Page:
He did, of course. Riney's pair of Bartles & Jaymes geezers, along with Mike Koelker's increasingly innovative Levi's work and the dancing raisins for the California Raisin Board at Foote Cone & Belding helped cement San Francisco's presence on the map. After Riney purchased the local O&M office in 1985-two years after Goodby, Berlin & Silverstein spun off their own shop along with that memorable spot for the Mill Valley Film Festival-things just seemed to mushroom.

Making a rather celestial analogy, Kilpatrick notes that "gravity operates in the advertising industry just like in the physical world. Just as stars and galaxies form when matter starts to congeal, the same happens with creative communities. When a place becomes noted for its work, it increases the competitive level among others already in the market and it attracts others to the market. Talented people want to work at the best agencies. Everyone wants to be a part of the action. It's the opposite of a vicious cycle; it's a happy cycle."

Again, this is a happy cycle that many believe began in the early 1980s when, as Pond notes, "Hal Riney became the first to thumb his nose at New York and make a stand." In making that stand, Riney was the magnet for several of his peers back East-people like Citron and former agency partner Jeff Atlas, both of whom had been creatives at O&M/New York, and Mandelbaum, who'd been recruited from Ally & Gargano. More recent New York refugees include Joe O'Neill, who came from Ammirati & Puris. Initially, at least, cash was the big carrot. "Hal was willing to pay New York salaries," says Kirk Citron, president at Citron Haligman Bedecarre, which recently celebrated its seventh anniversary. "This was a big draw for many creatives, for whom San Francisco was then this unknown hinterland. But once you're here, you think, If I can make a nice living in both in both New York and San Francisco, where would I choose to live? There's really not much of a choice."

What happened next is not unlike what happened with Minneapolis in the early '80s. Just as Fallon's success spread to local competitors like Carmichael Lynch and Martin/Williams, other agencies besides what was then known as Goodby, Berlin & Silverstein began to gain visibility in San Francisco, among them CHB (then Atlas Citron Haligman & Bedecarre), the now defunct Mandelbaum Mooney Ashley and Goldberg Moser O'Neill, which started as Chiat/Day's San Francisco outpost.

But one of the major differences between San Francisco and Minneapolis, and even, say, Seattle, where noted expat creatives Tracy Wong and Rob Bagot reside, is San Francisco's proximity to a burgeoning Silicon Valley. Unlike San Francisco and Portland, Seattle has not broken out as a national creative presence; its biggest, and certainly hippest cash cow, Microsoft, is at Wieden with the hippest of all, Nike. The rest of its potentially lucrative business lies with largely sleepy clients like Boeing, while San Francisco sits right down the block from all those Internet entrepreneurs.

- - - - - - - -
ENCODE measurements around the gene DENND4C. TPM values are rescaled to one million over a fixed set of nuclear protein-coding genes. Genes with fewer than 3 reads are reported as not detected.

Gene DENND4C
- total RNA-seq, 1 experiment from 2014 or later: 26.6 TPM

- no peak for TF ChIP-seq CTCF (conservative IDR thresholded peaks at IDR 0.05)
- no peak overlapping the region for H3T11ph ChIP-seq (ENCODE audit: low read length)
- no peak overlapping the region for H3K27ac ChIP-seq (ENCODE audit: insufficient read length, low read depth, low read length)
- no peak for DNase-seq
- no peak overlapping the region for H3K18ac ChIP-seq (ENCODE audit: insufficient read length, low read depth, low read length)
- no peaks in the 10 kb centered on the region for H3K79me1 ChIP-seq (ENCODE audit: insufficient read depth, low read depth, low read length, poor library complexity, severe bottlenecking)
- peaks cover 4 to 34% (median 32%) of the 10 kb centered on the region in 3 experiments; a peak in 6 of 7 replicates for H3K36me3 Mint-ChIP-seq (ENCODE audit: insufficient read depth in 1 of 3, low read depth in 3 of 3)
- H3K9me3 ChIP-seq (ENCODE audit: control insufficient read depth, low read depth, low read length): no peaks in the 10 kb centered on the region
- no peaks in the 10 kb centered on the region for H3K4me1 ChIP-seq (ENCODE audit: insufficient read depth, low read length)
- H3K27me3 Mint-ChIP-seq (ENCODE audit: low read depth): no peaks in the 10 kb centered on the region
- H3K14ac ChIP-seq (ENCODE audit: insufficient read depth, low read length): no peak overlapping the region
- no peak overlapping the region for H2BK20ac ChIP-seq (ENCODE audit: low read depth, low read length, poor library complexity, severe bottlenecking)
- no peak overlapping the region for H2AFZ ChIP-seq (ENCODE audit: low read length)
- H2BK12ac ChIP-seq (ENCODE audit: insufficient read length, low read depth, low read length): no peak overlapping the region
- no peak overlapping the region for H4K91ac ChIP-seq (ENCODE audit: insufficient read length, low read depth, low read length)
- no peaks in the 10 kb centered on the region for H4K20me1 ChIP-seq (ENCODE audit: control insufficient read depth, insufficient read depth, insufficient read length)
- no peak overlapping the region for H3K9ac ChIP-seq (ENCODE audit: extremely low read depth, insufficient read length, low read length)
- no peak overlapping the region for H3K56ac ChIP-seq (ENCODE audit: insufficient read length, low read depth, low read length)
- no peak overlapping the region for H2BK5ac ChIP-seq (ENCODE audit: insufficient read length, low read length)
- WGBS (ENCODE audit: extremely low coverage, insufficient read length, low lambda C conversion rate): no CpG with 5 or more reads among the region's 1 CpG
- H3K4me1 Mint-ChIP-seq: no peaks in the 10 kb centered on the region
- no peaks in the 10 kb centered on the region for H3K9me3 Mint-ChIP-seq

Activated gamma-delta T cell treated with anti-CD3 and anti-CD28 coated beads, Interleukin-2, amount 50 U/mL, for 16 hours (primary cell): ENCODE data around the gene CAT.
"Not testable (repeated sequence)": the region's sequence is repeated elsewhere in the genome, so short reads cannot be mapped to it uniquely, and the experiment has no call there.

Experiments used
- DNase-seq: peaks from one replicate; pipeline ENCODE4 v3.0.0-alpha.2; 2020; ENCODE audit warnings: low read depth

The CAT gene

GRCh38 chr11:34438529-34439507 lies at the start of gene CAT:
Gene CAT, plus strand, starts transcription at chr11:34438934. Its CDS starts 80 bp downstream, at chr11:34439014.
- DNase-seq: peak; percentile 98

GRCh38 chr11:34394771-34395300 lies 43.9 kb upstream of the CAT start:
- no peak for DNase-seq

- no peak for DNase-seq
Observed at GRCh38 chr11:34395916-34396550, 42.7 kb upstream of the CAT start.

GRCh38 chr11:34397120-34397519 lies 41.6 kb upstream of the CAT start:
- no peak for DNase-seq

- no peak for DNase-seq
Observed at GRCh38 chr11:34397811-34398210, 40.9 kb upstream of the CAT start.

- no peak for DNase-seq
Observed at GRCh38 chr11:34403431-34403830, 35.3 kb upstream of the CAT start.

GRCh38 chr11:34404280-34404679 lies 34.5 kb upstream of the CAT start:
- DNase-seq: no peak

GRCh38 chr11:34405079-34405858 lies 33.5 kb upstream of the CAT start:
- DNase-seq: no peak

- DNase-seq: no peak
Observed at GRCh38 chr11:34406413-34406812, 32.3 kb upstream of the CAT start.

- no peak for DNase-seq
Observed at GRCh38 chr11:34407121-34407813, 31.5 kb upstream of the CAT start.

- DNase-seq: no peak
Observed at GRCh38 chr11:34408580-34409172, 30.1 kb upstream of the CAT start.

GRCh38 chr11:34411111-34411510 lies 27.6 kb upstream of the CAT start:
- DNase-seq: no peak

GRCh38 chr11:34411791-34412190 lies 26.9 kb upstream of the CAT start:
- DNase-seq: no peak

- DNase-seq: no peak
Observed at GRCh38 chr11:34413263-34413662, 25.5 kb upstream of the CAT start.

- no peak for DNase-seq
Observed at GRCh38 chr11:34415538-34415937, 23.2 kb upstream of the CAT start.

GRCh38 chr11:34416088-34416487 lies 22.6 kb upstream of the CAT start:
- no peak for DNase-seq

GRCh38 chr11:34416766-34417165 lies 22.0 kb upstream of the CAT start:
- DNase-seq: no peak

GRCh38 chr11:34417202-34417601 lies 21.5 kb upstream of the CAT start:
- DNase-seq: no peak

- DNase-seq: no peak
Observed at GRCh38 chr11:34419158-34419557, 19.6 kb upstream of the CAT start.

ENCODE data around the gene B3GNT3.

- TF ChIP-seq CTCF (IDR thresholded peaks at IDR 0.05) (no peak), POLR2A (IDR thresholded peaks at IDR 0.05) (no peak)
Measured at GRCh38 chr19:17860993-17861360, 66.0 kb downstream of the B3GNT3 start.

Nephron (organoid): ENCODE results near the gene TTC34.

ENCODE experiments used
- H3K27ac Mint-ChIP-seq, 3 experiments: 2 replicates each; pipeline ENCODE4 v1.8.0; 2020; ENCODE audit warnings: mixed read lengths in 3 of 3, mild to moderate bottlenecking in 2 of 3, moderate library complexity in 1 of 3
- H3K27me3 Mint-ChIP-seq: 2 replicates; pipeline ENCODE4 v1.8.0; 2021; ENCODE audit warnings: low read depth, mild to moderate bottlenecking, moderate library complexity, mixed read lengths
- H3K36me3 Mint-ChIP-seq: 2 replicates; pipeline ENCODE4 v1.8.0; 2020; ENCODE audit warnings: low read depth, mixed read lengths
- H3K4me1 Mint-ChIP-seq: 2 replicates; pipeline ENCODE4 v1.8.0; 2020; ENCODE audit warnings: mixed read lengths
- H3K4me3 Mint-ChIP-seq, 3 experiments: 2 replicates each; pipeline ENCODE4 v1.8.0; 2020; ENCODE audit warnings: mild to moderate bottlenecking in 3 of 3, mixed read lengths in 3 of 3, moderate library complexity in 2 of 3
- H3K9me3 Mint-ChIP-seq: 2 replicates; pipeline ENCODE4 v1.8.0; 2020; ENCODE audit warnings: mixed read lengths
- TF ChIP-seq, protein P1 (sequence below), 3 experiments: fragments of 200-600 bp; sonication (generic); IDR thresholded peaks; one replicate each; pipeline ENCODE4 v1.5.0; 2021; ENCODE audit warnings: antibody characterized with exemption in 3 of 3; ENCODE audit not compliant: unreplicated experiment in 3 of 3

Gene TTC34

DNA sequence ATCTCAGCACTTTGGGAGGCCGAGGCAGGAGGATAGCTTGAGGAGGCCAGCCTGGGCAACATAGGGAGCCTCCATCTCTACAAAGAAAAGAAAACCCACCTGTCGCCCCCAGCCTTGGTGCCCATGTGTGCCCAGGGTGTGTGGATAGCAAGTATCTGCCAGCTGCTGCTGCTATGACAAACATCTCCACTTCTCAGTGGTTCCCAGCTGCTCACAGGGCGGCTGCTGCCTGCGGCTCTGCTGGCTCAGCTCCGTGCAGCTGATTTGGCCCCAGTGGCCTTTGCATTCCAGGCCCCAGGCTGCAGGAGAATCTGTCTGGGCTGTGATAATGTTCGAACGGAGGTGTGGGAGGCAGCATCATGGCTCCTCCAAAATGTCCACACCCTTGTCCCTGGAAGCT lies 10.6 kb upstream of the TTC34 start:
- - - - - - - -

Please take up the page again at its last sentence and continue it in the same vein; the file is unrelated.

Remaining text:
As a result, many agencies in town handle some high-tech business, clients not only more adventurous in their advertising but also potentially more lucrative in their long-term billings. For example, Black Rocket handles Yahoo; Blazing Paradigm has Mindscape and PointCast; Odiorne Wilde Narroway Groome has Electronic Arts; Ingalls Moranville, the former interim agency for Sun Microsystems, took over Sega from Goodby (an account that has since left); and Young & Rubicam now handles both Novell and Logitech, the company made famous by the peeing baby ad created by its former agency, Woolward & Partners. The city also has its share of large, if not necessarily sleepy clients, including Levi's (FCB), Saturn (Riney) and Pacific Bell (Goodby and FCB).

But the Masturbation Society notwithstanding, the increasing pool of hip clients doesn't hurt San Francisco's creative image. Of course, neither does its weather, particularly if an agency is trying to woo a client from back East in the middle of February. "The truth is, there are worse places for client meetings," notes Stone. "Because after the meetings, clients can take a few extra days and visit the wine country."

And, it seems, there are worse places for creatives working at regional offices of monolithic agencies. Christopher Dean, CD at Y&R, and Mike Mazza, who was a co-CD at Saatchi until last month, when he left for Riney, claimed a certain amount of autonomy from Big Brother back East. According to Dean, established cultures may not be so quick to change, but breathing the same air as Goodby lends itself to a certain creative invigoration not possible in, say, Chicago.